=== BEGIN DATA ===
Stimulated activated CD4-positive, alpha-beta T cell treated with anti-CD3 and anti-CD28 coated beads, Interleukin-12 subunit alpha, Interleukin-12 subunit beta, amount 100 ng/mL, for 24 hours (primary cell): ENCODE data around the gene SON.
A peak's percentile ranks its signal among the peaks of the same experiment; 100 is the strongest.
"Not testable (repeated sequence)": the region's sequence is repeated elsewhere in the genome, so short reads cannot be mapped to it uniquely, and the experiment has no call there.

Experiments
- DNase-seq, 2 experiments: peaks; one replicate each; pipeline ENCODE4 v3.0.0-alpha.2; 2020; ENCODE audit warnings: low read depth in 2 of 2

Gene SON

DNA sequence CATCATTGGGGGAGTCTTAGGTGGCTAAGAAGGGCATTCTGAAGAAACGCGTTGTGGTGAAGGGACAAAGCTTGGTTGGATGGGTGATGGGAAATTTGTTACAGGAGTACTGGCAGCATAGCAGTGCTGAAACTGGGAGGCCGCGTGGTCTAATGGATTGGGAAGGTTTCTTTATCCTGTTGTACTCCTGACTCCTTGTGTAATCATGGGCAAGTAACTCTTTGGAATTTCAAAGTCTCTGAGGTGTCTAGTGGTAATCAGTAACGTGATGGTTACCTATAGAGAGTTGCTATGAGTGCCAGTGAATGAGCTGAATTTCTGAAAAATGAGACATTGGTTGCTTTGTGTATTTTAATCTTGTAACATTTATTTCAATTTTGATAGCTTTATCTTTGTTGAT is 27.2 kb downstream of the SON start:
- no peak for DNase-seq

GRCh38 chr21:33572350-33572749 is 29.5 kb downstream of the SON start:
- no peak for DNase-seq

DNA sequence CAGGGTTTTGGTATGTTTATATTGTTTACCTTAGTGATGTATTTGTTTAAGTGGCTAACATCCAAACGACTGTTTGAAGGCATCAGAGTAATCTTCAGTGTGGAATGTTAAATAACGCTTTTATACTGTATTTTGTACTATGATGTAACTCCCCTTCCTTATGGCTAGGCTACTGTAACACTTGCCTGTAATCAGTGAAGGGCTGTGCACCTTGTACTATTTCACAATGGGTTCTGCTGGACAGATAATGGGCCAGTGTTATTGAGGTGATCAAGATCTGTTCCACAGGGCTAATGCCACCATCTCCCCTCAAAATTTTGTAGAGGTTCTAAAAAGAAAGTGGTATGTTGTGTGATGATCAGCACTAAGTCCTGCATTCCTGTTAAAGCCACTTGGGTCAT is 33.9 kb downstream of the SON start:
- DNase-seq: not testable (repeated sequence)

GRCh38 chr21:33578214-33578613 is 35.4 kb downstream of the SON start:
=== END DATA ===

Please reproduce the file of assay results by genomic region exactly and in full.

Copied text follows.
Stimulated activated CD4-positive, alpha-beta T cell treated with anti-CD3 and anti-CD28 coated beads, Interleukin-12 subunit alpha, Interleukin-12 subunit beta, amount 100 ng/mL, for 24 hours (primary cell): ENCODE data around the gene SON.
A peak's percentile ranks its signal among the peaks of the same experiment; 100 is the strongest.
"Not testable (repeated sequence)": the region's sequence is repeated elsewhere in the genome, so short reads cannot be mapped to it uniquely, and the experiment has no call there.

Experiments
- DNase-seq, 2 experiments: peaks; one replicate each; pipeline ENCODE4 v3.0.0-alpha.2; 2020; ENCODE audit warnings: low read depth in 2 of 2

Gene SON

DNA sequence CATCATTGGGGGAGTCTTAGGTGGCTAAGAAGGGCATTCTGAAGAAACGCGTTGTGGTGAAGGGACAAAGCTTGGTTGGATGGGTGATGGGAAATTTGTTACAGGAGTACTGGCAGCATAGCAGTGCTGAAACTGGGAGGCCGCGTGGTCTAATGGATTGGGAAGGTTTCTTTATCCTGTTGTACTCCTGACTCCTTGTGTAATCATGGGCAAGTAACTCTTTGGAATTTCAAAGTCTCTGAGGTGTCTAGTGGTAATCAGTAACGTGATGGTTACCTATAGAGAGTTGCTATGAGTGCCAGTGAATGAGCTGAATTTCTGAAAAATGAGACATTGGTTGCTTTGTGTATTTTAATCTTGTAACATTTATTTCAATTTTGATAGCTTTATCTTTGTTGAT is 27.2 kb downstream of the SON start:
- no peak for DNase-seq

GRCh38 chr21:33572350-33572749 is 29.5 kb downstream of the SON start:
- no peak for DNase-seq

DNA sequence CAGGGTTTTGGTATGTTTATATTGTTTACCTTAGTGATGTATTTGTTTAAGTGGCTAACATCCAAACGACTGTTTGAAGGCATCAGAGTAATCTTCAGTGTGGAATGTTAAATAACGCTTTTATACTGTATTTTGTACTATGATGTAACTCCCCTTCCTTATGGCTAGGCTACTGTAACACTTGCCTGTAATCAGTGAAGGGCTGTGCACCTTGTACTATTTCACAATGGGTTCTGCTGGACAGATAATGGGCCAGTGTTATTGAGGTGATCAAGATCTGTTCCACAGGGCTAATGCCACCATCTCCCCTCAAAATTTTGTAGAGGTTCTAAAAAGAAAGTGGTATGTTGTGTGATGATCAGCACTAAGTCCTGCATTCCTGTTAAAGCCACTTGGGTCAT is 33.9 kb downstream of the SON start:
- DNase-seq: not testable (repeated sequence)

GRCh38 chr21:33578214-33578613 is 35.4 kb downstream of the SON start: